RIGA - Latvia's stance in relation to sanctions against Russia is very serious and determined, said Tom Keatinge, Director of the Centre for Financial Crime & Security Studies (CFCS) at The Royal United Services Institute (RUSI), in an interview with LETA.
"Of the countries we have visited, you are the most determined ones. Not only in words, but also deeds. There were no questions you people could not answer," he said.
He noted that Latvia would like to see even stricter sanctions in the EU, while the EU still is united in this respect, even for a longer period than it was expected. And it is also very important that the tenth package of sanctions has been adopted unanimously.
Keatinge said that now the most important issue is full implementation of sanctions, which in other countries is not as good as in Latvia. The EU sanctions are binding for all member states, while some countries are engaging in the process actively, while others do not show any initiative.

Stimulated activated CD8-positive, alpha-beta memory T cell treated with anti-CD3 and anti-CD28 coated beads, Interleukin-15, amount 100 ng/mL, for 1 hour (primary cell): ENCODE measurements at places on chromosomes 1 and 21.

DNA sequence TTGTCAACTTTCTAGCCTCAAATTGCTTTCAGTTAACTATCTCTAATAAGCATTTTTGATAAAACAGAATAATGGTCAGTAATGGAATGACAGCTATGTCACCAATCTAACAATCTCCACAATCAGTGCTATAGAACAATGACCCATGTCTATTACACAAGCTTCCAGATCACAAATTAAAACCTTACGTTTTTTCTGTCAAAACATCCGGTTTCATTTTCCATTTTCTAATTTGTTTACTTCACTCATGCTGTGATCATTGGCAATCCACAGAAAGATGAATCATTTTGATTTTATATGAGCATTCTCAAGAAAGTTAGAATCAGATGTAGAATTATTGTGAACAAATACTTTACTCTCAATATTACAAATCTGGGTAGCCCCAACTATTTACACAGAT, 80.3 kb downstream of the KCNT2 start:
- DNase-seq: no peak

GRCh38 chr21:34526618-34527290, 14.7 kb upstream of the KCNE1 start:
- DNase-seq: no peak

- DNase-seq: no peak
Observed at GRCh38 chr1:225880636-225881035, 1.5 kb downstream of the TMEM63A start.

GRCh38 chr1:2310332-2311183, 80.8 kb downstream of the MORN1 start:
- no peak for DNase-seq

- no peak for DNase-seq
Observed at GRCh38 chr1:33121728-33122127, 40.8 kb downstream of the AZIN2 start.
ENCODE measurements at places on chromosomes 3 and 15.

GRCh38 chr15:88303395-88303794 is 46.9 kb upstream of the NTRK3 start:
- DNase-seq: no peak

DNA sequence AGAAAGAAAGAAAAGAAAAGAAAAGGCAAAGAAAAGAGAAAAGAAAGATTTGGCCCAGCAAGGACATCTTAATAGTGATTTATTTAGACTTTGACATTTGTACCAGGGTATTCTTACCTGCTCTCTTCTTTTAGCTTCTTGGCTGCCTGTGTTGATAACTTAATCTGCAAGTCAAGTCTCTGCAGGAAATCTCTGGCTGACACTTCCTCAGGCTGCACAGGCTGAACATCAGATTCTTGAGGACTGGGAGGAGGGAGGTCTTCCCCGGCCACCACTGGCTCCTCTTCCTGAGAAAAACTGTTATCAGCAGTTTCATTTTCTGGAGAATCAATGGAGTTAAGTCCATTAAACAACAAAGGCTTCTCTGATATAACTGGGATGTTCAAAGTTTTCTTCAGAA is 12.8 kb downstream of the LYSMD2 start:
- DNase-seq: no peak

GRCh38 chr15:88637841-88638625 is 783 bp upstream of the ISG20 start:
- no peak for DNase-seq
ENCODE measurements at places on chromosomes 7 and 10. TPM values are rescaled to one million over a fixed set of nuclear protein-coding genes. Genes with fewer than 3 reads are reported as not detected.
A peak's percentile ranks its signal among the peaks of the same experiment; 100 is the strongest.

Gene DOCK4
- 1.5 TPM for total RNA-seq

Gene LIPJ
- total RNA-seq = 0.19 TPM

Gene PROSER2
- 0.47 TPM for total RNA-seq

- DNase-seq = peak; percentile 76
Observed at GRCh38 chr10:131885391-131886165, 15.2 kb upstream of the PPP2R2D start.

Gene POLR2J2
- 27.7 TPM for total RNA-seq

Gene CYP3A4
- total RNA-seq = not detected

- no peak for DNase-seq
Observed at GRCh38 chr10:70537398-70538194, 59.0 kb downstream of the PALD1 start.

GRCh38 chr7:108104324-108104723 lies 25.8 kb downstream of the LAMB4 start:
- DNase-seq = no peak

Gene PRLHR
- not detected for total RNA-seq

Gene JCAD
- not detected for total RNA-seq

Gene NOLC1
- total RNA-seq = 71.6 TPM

Latvia, Lithuania and Poland are very active, coming up with proposals, but this is not so in such countries as Portugal, for example.
The British expert said that the EU should punish Russia with even stricter sanctions, because there is public support to it, but, at the same time, experts should continue explaining the necessity of sanctions and what has been achieved through them.
At the same time, there is a difference in the attitude of ordinary citizens and business representatives. He said that some of the Latvian banks told him that it is too difficult to understand what is allowed and what is not, therefore it is much easier to stop all transactions with Russia.
"The banker does not want to recruit ten new employees to control transactions with Russia, therefore it is cheaper not to work with Russia at all. Such decisions are not based on radicalization, but rather on practical assumptions," he said.